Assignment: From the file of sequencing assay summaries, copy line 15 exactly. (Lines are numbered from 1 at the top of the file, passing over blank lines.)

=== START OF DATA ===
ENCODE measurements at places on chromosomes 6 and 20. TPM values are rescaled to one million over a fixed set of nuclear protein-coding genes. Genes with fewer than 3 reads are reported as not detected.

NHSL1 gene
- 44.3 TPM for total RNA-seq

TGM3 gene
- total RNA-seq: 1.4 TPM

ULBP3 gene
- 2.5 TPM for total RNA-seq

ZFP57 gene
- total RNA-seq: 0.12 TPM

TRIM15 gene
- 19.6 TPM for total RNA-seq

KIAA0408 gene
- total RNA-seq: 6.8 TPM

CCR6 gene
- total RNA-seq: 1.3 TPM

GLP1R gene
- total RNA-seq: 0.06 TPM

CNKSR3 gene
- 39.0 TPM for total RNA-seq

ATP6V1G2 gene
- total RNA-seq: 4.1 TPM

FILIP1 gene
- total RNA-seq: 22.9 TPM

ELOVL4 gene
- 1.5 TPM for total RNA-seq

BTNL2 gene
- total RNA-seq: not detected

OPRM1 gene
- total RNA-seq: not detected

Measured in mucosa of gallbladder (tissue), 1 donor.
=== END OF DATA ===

- total RNA-seq: 1.3 TPM